Jyotisha (ज्योतिष, jyotiṣa or jyotish) refers to ‘astronomy’ or “Vedic astrology” and represents the fifth of the six Vedangas (additional sciences to be studied along with the Vedas). Jyotisha concerns itself with the study and prediction of the movements of celestial bodies, in order to calculate the auspicious time for rituals and ceremonies.
Ganitashastra (Mathematics and Algebra)Source: archive.org: Hindu Mathematics
Pannaga (पन्नग) represents the number 7 (seven) in the “word-numeral system” (bhūtasaṃkhyā), which was used in Sanskrit texts dealing with astronomy, mathematics, metrics, as well as in the dates of inscriptions and manuscripts in ancient Indian literature.—A system of expressing numbers by means of words arranged as in the place-value notation was developed and perfected in India in the early centuries of the Christian era. In this system the numerals [e.g., 7—pannaga] are expressed by names of things, beings or concepts, which, naturally or in accordance with the teaching of the Śāstras, connote numbers.
Ganitashastra (शिल्पशास्त्र, gaṇitaśāstra) refers to the ancient Indian science of mathematics, algebra, number theory, arithmetic, etc. Closely allied with astronomy, both were commonly taught and studied in universities, even since the 1st millennium BCE. Ganita-shastra also includes ritualistic math-books such as the Shulba-sutras.
Tibetan Buddhism (Vajrayana or tantric Buddhism)Source: Wisdom Library: Tibetan Buddhism
Pannaga (पन्नग) is the name of a Garuḍa mentioned as attending the teachings in the 6th century Mañjuśrīmūlakalpa: one of the largest Kriyā Tantras devoted to Mañjuśrī (the Bodhisattva of wisdom) representing an encyclopedia of knowledge primarily concerned with ritualistic elements in Buddhism. The teachings in this text originate from Mañjuśrī and were taught to and by Buddha Śākyamuni in the presence of a large audience (including Pannaga).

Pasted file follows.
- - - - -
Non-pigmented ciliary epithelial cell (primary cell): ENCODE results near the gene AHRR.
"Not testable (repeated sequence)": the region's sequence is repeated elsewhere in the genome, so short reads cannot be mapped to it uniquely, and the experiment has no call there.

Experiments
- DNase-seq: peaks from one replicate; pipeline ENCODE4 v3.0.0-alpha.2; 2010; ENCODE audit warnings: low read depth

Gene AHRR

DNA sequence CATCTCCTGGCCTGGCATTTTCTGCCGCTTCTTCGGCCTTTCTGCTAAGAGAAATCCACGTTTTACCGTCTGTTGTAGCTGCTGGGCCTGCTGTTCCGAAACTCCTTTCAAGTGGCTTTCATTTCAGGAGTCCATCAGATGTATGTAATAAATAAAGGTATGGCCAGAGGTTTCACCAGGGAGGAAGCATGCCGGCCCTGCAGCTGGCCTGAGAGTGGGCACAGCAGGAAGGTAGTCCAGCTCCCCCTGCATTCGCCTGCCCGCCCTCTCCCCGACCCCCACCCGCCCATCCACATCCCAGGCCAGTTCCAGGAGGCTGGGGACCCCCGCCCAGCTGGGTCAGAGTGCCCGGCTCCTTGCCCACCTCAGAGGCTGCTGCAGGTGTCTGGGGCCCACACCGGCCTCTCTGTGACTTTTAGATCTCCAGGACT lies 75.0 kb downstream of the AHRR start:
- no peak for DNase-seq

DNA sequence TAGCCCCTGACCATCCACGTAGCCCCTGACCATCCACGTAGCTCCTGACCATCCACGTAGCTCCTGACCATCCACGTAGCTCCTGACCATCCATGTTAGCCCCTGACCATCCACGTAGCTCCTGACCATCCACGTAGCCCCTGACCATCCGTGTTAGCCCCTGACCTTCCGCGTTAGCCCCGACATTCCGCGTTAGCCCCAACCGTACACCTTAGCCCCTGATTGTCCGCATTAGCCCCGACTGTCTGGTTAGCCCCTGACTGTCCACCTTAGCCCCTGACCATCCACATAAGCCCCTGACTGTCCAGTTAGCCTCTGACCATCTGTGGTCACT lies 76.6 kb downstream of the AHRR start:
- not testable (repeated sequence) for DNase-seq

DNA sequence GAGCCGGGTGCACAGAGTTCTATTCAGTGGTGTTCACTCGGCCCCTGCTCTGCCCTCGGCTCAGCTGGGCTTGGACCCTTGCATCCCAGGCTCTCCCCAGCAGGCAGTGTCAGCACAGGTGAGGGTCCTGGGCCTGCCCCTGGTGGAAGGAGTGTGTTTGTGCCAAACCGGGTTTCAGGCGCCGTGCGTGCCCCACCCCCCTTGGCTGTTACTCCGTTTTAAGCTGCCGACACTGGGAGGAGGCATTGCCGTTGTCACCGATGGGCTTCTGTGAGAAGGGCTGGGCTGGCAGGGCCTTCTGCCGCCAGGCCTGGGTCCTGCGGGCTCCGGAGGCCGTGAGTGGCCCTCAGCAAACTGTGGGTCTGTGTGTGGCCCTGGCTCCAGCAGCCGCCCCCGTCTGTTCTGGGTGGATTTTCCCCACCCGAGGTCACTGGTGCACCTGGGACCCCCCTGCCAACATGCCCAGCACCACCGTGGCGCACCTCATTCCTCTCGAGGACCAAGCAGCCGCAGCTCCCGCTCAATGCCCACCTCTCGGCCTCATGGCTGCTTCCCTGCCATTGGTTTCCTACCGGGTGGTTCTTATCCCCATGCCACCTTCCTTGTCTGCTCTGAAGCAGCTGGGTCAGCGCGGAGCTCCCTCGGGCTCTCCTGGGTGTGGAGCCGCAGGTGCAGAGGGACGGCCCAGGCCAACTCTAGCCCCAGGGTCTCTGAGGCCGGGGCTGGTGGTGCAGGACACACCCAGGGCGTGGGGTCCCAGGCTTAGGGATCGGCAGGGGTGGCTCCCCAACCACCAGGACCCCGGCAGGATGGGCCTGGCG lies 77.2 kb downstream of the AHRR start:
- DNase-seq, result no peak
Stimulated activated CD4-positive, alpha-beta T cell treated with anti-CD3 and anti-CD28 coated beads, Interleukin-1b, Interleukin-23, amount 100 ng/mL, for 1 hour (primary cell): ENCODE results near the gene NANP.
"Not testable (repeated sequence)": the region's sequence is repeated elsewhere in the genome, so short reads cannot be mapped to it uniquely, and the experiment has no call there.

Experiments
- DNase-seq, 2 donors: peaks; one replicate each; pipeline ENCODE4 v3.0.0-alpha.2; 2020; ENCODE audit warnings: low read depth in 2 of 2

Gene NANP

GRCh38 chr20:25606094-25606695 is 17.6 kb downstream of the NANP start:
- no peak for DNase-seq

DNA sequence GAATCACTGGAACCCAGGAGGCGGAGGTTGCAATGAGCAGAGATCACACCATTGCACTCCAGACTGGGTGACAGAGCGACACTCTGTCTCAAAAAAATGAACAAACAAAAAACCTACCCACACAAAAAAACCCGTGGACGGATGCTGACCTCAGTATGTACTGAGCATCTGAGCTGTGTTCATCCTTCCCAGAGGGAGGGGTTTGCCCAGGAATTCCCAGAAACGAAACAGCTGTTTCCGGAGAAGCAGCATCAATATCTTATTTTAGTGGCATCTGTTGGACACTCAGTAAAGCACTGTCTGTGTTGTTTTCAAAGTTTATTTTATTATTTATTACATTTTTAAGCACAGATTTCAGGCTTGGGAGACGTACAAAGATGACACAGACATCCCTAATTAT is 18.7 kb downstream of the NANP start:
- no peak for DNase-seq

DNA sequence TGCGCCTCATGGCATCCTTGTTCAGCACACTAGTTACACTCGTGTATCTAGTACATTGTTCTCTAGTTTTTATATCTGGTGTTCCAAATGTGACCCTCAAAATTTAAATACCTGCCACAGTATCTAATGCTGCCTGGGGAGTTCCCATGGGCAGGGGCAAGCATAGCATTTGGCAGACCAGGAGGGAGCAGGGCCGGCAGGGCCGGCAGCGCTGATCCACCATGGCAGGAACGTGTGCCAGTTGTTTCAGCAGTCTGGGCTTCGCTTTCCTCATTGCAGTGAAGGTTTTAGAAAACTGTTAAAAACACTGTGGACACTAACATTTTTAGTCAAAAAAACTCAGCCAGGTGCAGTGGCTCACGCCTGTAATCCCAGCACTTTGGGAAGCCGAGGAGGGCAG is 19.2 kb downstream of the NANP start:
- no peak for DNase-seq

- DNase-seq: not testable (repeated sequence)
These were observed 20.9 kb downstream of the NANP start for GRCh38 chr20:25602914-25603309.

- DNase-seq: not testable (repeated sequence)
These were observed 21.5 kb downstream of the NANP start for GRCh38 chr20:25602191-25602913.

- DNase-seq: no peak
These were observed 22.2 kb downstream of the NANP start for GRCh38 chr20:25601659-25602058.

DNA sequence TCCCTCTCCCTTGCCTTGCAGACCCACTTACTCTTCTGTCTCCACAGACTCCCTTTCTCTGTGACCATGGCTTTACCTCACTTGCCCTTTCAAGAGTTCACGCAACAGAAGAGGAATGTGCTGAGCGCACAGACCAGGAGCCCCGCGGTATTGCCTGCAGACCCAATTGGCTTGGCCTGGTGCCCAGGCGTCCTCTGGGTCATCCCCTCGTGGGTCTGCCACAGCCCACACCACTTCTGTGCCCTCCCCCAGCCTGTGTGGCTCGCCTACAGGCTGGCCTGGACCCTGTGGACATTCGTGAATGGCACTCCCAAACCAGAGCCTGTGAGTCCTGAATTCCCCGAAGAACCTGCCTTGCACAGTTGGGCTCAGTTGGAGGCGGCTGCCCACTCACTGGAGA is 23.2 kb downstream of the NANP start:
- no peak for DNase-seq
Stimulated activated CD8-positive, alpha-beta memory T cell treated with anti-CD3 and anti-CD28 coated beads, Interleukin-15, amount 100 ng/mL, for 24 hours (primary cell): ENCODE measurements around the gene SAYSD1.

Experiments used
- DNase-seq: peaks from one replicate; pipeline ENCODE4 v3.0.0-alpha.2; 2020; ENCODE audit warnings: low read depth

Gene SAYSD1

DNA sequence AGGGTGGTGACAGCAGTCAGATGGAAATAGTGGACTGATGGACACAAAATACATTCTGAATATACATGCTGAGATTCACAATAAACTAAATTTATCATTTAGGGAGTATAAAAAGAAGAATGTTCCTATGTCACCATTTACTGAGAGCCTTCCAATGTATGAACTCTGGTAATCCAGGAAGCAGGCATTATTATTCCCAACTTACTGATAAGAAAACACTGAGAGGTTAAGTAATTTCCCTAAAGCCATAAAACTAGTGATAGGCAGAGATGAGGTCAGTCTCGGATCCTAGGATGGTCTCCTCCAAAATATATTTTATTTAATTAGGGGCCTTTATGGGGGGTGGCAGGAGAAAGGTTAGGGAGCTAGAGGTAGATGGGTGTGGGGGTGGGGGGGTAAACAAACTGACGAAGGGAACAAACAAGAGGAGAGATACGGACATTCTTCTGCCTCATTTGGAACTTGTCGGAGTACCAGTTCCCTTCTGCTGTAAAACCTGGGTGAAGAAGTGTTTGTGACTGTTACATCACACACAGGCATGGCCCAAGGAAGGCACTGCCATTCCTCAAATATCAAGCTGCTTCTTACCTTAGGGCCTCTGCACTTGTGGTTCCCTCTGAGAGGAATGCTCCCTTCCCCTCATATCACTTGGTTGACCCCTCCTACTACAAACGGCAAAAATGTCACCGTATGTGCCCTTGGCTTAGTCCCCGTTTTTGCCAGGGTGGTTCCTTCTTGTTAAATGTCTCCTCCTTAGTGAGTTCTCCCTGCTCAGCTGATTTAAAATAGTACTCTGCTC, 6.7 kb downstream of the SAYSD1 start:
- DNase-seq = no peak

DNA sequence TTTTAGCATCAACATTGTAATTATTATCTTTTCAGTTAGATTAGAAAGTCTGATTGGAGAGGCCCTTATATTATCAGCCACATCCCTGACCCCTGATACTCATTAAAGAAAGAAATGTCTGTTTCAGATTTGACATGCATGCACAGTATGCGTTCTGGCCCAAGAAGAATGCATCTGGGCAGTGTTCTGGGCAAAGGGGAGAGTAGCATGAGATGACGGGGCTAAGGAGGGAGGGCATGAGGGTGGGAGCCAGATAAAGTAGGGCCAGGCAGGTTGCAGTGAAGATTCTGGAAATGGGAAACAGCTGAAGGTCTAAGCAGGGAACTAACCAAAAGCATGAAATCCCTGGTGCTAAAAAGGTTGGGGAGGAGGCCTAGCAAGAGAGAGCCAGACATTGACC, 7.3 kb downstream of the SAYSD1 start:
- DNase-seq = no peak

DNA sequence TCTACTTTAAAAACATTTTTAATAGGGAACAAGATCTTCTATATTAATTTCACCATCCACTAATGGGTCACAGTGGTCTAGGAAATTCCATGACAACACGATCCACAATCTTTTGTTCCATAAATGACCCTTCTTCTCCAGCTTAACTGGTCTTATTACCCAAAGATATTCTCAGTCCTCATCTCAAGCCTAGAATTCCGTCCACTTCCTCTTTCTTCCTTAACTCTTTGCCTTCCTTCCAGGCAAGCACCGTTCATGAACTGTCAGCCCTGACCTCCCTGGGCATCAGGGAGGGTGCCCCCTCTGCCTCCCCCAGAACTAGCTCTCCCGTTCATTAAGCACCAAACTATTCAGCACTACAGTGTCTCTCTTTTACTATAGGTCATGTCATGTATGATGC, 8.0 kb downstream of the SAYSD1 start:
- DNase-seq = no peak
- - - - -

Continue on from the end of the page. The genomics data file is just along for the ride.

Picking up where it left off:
Tibetan Buddhism includes schools such as Nyingma, Kadampa, Kagyu and Gelug. Their primary canon of literature is divided in two broad categories: The Kangyur, which consists of Buddha’s words, and the Tengyur, which includes commentaries from various sources. Esotericism and tantra techniques (vajrayāna) are collected indepently.
General definition (in Jainism)Source: archive.org: Een Kritische Studie Van Svayambhūdeva’s Paümacariu
Pannaga (पन्नग) participated in the war between Rāma and Rāvaṇa, on the side of the latter, as mentioned in Svayambhūdeva’s Paumacariu (Padmacarita, Paumacariya or Rāmāyaṇapurāṇa) chapter 57ff. Svayambhū or Svayambhūdeva (8th or 9th century) was a Jain householder who probably lived in Karnataka. His work recounts the popular Rāma story as known from the older work Rāmāyaṇa (written by Vālmīki). Various chapters [mentioning Pannaga] are dedicated to the humongous battle whose armies (known as akṣauhiṇīs) consisted of millions of soldiers, horses and elephants, etc.
Jainism is an Indian religion of Dharma whose doctrine revolves around harmlessness (ahimsa) towards every living being. The two major branches (Digambara and Svetambara) of Jainism stimulate self-control (or, shramana, ‘self-reliance’) and spiritual development through a path of peace for the soul to progess to the ultimate goal.
Languages of India and abroad
Pali-English dictionarySource: BuddhaSasana: Concise Pali-English Dictionary
pannaga : (m.) a serpent.Source: Sutta: The Pali Text Society's Pali-English Dictionary
Pannaga refers to: a snake Th. 1, 429 (°inda chief of snake-demons); J. V, 166; Miln. 23.
Note: pannaga is a Pali compound consisting of the words panna and ga.
Pali is the language of the Tipiṭaka, which is the sacred canon of Theravāda Buddhism and contains much of the Buddha’s speech. Closeley related to Sanskrit, both languages are used interchangeably between religions.
Marathi-English dictionarySource: DDSA: The Molesworth Marathi and English Dictionary
pannaga (पन्नग).—m S (pat & naga. Going upon feet.) A snake.Source: DDSA: The Aryabhusan school dictionary, Marathi-English
pannaga (पन्नग).—m A snake.
Marathi is an Indo-European language having over 70 million native speakers people in (predominantly) Maharashtra India. Marathi, like many other Indo-Aryan languages, evolved from early forms of Prakrit, which itself is a subset of Sanskrit, one of the most ancient languages of the world.
Sanskrit dictionarySource: DDSA: The practical Sanskrit-English dictionary
Pannaga (पन्नग).—See under पद् (pad).
See also (synonyms): panna.
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Pannaga (पन्नग).—a snake, serpent; विप्रकृतः पन्नगः फणां कुरुते (viprakṛtaḥ pannagaḥ phaṇāṃ kurute) Ś.6.31.
-gam lead. °अरिः, °अशनः, °नाशनः (ariḥ, °aśanaḥ, °nāśanaḥ) epithets of Garuḍa.